We test for the parameters and substances listed below. The common units of measurement for the Prescribed Concentration or Value (PCV) of a substance are:

  • one milligram per litre (mg/l) is one part per million
  • one microgram per litre (ug/l) is one part per billion or thousand million
  • one nanogram per litre (ng/l) is one part in a million million
  • NTU = Nephelometric Turbidity Units (to measure turbidity – the level of cloudiness caused by particles in water)
  • °H = Degree Hazen (for colour measurement)
  • uS/cm – microSiemens/centimetre (to measure conductivity)
  • E. coli or enterococci = number per 100 ml.

If water seeps through the ground until it reaches rock that it can’t penetrate, it forms underground aquifers. The water in these aquifers is called ‘groundwater’ and is often very high quality, because as it seeps through the ground, many contaminants are naturally filtered out. It also tends to be hard water.

Water supplied for drinking may contain some of the substances listed below. These substances can:

  • occur naturally in raw (untreated) water
  • enter water during the treatment process
  • be deliberately added to safeguard public health.


If a test fails

If a sample fails a test, it doesn’t necessarily mean the water is unfit to drink. Sometimes the water in mains, pipes and neighbouring properties meets all the required standards, but there's an issue with the householder’s plumbing system. In this case, we'll let the customer know and give them advice on what action to take next.

We have specialist teams that deal with all samples that fail, and we quickly record, investigate and act upon any water quality failures to make sure any problems are resolved as soon as possible. We also report failures to the Drinking Water Inspectorate, health professionals (Public Health England) and the local environmental health services.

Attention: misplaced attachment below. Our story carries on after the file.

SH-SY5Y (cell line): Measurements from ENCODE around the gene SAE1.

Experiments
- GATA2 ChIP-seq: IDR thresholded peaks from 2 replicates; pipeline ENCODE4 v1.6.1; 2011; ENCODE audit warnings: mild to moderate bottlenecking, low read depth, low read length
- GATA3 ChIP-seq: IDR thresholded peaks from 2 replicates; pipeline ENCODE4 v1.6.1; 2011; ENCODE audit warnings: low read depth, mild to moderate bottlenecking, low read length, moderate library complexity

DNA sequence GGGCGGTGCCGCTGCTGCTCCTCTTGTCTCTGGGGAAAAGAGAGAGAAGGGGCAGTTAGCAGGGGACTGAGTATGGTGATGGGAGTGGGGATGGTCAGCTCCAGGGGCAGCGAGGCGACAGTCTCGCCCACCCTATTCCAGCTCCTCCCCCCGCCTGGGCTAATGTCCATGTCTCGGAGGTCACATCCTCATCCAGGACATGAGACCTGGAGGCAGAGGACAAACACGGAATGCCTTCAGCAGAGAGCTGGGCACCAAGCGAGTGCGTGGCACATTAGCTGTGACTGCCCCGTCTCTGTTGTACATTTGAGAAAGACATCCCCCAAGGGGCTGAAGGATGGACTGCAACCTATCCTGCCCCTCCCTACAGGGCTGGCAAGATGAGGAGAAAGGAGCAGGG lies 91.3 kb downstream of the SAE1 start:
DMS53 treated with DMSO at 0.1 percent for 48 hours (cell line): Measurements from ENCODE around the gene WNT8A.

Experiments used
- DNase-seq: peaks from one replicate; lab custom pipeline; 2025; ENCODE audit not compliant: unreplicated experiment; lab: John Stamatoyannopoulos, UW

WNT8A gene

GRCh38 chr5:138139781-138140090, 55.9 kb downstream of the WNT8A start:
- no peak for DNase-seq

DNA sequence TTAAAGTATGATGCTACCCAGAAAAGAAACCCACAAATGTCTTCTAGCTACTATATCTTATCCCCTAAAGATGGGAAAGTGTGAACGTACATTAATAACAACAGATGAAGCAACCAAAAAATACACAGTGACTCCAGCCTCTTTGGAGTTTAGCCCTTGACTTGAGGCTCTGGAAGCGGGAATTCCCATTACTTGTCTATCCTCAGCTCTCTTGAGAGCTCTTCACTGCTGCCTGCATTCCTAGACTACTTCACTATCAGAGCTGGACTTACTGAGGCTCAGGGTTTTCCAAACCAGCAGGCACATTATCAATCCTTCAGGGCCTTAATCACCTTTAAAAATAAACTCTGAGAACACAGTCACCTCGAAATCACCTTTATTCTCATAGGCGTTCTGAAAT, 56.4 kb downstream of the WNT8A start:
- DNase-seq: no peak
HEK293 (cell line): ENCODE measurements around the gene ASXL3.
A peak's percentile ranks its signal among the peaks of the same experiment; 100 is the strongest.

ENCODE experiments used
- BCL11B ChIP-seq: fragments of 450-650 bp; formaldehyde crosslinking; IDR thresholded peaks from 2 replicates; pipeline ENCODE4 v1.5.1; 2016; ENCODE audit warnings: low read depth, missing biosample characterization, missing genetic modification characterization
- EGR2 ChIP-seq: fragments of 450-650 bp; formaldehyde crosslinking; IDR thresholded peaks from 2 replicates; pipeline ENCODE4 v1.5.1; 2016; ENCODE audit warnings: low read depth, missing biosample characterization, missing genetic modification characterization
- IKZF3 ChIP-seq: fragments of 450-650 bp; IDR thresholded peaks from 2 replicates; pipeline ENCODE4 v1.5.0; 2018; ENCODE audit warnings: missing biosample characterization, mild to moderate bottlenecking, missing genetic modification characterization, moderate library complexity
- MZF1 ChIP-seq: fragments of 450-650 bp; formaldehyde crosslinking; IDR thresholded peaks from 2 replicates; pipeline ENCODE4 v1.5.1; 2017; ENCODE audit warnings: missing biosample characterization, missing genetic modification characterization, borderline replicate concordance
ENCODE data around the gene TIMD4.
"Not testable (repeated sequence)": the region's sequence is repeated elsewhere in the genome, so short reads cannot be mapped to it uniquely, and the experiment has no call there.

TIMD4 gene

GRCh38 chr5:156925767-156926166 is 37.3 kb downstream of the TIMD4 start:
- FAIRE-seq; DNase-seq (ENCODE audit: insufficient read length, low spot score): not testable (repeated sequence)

Frequently asked questions

pH (Hydrogen ion concentration)

This is a scientific term used to describe the degree of acidity or alkalinity. We need to control the pH of water because:

  • if it is too acidic then it may corrode metal pipes in the distribution system
  • if it is too alkaline it may form deposits in pipes and cause taste problems.

Regulations require the pH of drinking water to be in the range of 6.5-9.5.


The colour of drinking water is usually due to the presence of naturally occurring dissolved organic matter. However, colour may also be due to the presence of iron sediment caused by old cast iron mains in the water distribution network. High colour may be unacceptable to consumers on aesthetic grounds. See Fact Sheet 4 – Common issues with taste, odour and colour for more information.

The PCV for colour is 20 degrees Hazen (°H).


Turbidity is caused by very fine particles suspended in water. Turbidity is closely monitored during the treatment process.

Sometimes, water coming out of the tap has a milky / white appearance. This is usually caused by excess air dissolving in the water (similar to opening a bottle of fizzy drink). It isn’t harmful and if water is left to stand for a few minutes, it will clear from the bottom up.